S-2, having departed at one o’clock to begin cutting the hay, called at one-twentyfive to report the sickle bar mower, reconditioned over the winter by S-3, broken.  No details.  The men are gone with tools and truck to investigate.  A classic creator of tension.  All the haying time is like that, and until the cutting is baled and in the barn, we will be living on the verge of hypertension and stomach ulcers.  I am going up there in a minute in case they need someone to run errands, or to swear at.

  May 23:

Be it noted here that those seed potatoes planted whole, while planted later than the cut potatoes, are sprouting in a much more consistent pattern than have the cut ones.  Just thought we’d mention it.  Whether, being small themselves, they will produce smaller potatoes than the larger cut seed potatoes, we will only know later in the summer, and we will try to remember to record that information here.

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Saturday, May 21:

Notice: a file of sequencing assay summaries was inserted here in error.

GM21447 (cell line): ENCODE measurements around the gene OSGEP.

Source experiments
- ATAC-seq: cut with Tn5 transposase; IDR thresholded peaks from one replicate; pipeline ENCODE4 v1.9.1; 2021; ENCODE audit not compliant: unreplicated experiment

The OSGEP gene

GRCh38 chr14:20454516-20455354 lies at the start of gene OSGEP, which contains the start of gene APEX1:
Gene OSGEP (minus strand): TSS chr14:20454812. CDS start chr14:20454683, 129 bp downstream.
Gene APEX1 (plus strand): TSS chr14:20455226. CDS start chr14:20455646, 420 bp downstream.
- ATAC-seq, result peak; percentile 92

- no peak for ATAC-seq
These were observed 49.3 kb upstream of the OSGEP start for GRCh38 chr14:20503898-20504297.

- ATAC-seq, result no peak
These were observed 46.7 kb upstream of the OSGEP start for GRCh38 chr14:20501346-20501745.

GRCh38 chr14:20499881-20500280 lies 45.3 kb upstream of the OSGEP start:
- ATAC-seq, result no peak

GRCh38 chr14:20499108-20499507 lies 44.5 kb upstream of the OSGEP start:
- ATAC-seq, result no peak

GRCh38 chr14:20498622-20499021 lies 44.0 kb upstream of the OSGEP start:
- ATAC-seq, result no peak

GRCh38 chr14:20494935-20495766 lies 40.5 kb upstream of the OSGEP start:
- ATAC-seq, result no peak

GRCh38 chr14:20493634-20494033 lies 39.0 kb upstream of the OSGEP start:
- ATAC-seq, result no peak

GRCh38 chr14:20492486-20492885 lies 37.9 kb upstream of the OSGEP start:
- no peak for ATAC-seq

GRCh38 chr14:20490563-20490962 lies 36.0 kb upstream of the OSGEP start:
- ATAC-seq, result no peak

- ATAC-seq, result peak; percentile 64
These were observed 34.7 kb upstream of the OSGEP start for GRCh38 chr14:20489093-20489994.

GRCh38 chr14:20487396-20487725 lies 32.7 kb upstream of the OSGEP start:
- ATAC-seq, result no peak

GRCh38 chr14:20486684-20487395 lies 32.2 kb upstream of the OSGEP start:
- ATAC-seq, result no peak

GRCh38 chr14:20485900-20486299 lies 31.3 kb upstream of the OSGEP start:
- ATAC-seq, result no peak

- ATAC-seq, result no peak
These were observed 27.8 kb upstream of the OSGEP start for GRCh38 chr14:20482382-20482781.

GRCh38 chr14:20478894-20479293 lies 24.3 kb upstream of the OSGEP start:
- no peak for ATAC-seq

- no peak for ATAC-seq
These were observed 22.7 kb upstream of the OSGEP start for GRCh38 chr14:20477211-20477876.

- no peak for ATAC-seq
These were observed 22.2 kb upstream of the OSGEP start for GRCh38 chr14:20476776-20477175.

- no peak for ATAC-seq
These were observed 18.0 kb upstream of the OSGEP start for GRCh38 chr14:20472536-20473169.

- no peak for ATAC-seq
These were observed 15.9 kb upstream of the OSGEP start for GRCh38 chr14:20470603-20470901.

Finally a sunny day.  Foggy this morning, but when the fog cleared the sky was clear and blue.  Yesterday was dry but cloudy.  We are glad for any day without rain, right now.  The pasture is running with water; there is nowhere for the precipitation to go but across now.

   While the rest of us were in Pittsburgh yesterday for a matinee and evening performance of Antigone, and a trip to the zoo in between, the three biggest boys stayed home and worked.  As we stood in the elephant house admiring the size of a four-year-old African elephant born there in Pittsburgh, S-3 rang us on the cell phone.  They’d demolished the chicken house and wanted to know if they could burn the siding.  Well.  Work moves quickly with these guys, if the weather just cooperates.  They met us in town at six for dinner, and discussed the footing they were building to support a bridge of railroad ties across Jeddo’s run from the chicken house to the barn.

   Today they built the bridge.  On either bank they have constructed walls of large stones backfilled with smaller ones, preventing washout under the ends of the bridge, and upon these are supported six railroad ties, making a bridge about four feet wide.  At either end they are backfilling with more rock and clay to make a smooth transition from the dirt to the bridge.  It is a pretty massive construction.  The goal was a bridge over which the Wheelhorse could be driven with a heavily loaded trailer; you could drive over this with a mack truck.